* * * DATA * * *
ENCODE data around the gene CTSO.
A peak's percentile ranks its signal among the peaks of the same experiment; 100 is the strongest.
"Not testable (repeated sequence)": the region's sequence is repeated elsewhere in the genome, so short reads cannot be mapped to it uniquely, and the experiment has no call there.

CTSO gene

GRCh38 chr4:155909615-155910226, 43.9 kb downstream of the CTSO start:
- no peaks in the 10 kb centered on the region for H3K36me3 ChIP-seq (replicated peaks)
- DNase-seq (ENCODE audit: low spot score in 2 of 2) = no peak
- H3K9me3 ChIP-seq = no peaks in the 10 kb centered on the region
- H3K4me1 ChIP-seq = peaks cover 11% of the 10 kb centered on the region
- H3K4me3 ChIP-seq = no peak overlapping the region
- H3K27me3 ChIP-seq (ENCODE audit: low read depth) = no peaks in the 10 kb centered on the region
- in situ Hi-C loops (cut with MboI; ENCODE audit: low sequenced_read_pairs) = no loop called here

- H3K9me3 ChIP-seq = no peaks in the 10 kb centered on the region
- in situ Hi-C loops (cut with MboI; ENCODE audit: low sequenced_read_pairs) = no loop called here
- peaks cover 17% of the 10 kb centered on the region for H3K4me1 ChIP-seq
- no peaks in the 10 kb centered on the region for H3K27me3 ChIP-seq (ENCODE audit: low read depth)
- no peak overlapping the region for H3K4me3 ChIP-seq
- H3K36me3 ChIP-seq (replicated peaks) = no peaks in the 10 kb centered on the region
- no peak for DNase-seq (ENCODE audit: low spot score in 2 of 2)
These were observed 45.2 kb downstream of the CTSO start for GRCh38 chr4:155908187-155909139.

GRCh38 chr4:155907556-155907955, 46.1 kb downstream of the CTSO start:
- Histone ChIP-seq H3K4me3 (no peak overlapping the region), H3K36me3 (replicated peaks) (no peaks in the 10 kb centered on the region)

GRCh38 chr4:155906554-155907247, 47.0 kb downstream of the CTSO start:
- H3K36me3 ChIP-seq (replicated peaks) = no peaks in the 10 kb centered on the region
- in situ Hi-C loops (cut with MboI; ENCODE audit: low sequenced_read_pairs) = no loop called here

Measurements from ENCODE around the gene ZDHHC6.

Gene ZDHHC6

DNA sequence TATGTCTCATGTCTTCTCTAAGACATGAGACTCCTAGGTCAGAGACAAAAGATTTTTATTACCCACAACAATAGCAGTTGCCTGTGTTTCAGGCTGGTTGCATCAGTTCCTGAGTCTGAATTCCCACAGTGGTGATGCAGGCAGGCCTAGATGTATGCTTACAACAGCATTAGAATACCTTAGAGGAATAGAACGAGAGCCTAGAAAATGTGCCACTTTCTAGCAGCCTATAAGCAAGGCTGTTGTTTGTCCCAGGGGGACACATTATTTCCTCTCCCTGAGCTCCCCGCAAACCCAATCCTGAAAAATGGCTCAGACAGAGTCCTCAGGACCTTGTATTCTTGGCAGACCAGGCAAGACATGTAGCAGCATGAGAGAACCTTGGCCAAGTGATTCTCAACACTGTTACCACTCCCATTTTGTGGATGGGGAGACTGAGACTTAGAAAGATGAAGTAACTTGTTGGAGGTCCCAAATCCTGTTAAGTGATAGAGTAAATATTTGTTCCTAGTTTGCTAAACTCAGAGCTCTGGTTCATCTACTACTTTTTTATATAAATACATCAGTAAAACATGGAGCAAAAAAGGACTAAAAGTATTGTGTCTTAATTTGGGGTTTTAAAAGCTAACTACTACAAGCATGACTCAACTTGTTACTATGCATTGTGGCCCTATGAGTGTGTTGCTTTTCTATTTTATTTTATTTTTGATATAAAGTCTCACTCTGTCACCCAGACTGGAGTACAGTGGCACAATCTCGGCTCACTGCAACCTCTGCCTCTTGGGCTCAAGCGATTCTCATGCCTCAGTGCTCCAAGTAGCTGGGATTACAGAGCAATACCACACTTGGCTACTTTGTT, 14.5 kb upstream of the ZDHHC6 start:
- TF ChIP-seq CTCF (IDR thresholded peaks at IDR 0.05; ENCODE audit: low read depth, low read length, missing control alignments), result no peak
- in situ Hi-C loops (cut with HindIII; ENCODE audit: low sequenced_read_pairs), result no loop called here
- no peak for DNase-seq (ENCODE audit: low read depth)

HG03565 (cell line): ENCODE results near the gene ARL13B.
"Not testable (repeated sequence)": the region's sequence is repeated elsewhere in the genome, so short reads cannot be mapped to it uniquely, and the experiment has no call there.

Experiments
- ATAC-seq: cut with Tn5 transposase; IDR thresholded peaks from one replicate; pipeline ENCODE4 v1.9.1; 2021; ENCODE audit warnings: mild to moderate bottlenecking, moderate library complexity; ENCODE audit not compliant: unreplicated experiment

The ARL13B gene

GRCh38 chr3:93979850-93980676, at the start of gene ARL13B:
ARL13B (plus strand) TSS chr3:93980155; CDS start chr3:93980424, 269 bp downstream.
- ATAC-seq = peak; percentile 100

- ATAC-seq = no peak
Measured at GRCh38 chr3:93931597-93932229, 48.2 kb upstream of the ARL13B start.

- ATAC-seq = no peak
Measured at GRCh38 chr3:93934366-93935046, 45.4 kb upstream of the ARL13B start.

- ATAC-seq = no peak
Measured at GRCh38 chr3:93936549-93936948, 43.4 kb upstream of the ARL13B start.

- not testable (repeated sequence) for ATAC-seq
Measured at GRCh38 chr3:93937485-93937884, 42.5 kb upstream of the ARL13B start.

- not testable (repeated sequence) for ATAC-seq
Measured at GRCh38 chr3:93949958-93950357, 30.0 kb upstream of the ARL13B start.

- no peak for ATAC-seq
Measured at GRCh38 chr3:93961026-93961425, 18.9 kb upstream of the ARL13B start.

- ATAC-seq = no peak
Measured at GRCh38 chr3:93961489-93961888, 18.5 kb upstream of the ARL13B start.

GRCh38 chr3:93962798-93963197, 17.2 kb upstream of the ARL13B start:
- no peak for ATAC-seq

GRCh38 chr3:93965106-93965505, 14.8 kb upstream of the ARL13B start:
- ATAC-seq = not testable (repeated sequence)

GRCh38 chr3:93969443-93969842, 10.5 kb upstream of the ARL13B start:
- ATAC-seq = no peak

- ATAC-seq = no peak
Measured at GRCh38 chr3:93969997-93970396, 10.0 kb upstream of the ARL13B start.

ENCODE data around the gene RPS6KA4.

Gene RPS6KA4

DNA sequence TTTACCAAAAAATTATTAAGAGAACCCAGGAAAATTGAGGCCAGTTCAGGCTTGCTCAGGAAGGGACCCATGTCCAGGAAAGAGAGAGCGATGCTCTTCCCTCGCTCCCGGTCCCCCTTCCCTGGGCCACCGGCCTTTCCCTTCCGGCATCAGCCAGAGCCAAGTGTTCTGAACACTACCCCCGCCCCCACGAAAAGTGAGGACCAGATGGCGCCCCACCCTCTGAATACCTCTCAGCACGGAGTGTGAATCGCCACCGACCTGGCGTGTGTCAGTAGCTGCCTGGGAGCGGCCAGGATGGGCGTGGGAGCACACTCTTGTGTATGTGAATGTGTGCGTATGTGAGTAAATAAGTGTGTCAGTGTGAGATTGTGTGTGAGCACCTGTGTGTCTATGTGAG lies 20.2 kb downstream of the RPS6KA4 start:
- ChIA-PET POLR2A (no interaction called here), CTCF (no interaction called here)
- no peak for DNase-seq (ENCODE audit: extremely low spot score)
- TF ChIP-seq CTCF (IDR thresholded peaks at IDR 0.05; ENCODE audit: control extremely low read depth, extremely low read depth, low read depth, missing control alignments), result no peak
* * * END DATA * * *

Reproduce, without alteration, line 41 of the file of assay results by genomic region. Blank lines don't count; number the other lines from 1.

Measured at GRCh38 chr3:93931597-93932229, 48.2 kb upstream of the ARL13B start.